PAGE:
This study assesses a likelihood ratio (LR) approach to the forensic interpretation of single cell electropherograms (scEPGs).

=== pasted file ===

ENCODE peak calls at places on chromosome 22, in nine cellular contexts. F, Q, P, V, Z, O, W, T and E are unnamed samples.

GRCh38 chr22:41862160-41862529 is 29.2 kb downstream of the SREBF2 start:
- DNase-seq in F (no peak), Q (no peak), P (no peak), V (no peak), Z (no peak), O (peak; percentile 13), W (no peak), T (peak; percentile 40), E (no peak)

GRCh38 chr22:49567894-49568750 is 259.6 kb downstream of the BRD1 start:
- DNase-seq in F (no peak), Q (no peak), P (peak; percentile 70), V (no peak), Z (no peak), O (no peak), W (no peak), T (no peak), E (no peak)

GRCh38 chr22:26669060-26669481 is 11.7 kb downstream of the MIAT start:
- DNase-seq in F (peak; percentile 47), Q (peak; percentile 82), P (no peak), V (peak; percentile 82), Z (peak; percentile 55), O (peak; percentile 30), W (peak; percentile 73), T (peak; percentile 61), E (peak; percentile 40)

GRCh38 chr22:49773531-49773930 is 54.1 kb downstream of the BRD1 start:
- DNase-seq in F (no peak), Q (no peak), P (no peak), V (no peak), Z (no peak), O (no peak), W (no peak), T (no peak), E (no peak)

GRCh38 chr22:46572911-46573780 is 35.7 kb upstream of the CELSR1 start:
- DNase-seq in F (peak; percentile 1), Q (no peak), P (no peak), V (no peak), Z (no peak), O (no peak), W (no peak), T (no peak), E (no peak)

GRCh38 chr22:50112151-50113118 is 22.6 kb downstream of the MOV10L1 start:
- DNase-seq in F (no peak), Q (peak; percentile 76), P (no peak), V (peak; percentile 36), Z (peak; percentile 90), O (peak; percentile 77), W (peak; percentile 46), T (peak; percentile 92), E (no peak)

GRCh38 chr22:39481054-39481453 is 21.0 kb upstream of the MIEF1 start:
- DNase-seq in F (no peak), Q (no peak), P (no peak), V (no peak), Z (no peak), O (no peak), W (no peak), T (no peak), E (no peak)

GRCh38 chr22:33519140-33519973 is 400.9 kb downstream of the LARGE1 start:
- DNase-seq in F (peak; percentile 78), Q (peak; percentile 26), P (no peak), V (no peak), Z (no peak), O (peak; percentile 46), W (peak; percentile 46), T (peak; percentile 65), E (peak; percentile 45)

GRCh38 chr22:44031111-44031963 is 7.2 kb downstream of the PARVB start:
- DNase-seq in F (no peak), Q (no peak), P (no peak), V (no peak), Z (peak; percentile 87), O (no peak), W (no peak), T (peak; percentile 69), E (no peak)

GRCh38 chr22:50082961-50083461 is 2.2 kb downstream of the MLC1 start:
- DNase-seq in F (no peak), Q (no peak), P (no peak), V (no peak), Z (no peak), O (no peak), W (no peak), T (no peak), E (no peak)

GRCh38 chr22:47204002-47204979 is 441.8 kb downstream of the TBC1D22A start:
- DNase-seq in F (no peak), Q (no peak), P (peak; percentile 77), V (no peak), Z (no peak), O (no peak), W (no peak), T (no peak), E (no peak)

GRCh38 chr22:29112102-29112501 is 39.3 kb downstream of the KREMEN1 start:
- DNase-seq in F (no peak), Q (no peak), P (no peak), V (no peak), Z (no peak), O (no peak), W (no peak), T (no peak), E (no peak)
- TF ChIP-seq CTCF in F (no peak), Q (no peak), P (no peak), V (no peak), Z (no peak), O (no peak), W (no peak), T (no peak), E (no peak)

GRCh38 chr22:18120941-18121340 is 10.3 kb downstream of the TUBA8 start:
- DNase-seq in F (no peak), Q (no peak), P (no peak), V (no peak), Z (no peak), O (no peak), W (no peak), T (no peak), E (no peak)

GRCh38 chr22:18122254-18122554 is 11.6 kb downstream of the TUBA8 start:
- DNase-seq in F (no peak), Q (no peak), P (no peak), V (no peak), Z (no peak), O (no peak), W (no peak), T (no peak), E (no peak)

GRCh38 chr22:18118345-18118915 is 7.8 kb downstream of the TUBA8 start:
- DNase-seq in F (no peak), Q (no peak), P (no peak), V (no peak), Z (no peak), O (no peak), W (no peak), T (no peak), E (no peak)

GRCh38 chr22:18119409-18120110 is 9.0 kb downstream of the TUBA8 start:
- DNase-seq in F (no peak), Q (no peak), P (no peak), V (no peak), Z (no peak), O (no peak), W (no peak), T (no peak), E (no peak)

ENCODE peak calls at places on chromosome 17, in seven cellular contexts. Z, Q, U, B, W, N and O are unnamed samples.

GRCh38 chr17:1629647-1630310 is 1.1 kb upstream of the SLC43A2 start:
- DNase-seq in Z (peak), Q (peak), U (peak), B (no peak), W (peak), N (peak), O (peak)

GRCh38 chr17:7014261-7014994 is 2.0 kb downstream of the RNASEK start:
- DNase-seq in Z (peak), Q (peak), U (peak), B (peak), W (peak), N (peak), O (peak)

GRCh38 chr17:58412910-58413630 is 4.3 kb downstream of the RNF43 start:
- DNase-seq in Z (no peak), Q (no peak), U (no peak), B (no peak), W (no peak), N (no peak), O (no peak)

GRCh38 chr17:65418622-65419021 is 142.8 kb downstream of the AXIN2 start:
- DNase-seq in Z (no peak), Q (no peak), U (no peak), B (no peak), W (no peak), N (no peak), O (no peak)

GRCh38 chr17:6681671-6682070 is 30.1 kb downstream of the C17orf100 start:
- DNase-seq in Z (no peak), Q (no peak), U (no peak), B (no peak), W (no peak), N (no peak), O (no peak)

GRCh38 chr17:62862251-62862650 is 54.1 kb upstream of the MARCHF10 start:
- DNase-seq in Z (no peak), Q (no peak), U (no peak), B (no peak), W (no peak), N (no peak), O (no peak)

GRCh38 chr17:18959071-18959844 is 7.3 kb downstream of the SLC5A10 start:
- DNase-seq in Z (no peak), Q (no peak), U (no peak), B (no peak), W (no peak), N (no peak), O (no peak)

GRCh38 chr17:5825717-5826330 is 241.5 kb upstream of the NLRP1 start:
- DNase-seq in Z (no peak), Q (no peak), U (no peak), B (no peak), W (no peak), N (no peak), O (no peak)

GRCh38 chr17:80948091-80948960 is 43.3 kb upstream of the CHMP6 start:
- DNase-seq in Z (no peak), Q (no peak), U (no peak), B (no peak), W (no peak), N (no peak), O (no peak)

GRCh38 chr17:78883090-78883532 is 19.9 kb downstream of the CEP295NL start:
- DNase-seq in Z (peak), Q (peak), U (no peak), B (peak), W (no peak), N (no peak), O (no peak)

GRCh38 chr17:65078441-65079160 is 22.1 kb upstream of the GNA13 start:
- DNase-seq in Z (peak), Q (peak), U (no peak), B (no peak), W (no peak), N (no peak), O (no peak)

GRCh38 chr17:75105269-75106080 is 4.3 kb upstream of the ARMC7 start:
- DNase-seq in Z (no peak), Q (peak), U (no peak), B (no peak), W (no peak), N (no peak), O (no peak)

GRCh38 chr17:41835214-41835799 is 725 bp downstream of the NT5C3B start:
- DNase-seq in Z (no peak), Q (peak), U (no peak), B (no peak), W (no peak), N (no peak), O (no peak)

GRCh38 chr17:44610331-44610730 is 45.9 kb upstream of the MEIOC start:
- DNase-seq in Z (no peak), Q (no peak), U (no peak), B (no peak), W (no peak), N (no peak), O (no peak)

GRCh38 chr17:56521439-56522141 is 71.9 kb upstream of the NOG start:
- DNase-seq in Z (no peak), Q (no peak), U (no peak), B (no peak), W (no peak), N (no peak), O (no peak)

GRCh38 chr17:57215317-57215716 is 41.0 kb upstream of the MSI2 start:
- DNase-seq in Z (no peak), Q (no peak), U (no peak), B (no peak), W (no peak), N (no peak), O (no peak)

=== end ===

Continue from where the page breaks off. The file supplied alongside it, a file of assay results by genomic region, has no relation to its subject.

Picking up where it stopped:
This study introduces a likelihood ratio (LR) approach to the forensic interpretation of single cell electropherograms (scEPGs); establishes that averaging LRs across scEPG clusters for a given person of interest (PoI) is the single-cell analog to the LR for bulk mixtures; groups scEPGs using model-based clustering without reference to a person of interest (PoI) and showing high sensitivity and specificity; and obtained LRs for the entire admixture and demonstrate they are sensitive and unaffected by the mixture’s complexity. The consistency between DNA evidence and person(s) of interest (PoI) is summarized by an LR: the probability of the data given the PoI contributed divided by the probability given they did not. Recent technological developments in laboratory systems enable production of single cell data. The authors focused on assessing the consistency between PoIs and a collection of scEPGs from diploid cells. The authors introduce a framework that: I) clusters scEPGs into collections, each originating from one genetic source; II) for each PoI, determines a LR for each cluster of scEPGs; and III) by averaging the likelihood ratios for each PoI across all clusters provides a whole-sample weight of evidence summary. By using Model Based Clustering (MBC) in step I) and an algorithm, named EESCIt for Evidentiary Evaluation of Single Cells, that computes single-cell LRs in step II), the authors show that 99% of the comparisons rendered log LR values > 0 for true contributors, and of these all but one gave log LR > 5, regardless of the number of donors or whether the smallest contributor donated less than 20% of the cells, greatly expanding the collection of cases for which DNA forensics provides informative results. (Published Abstract Provided)
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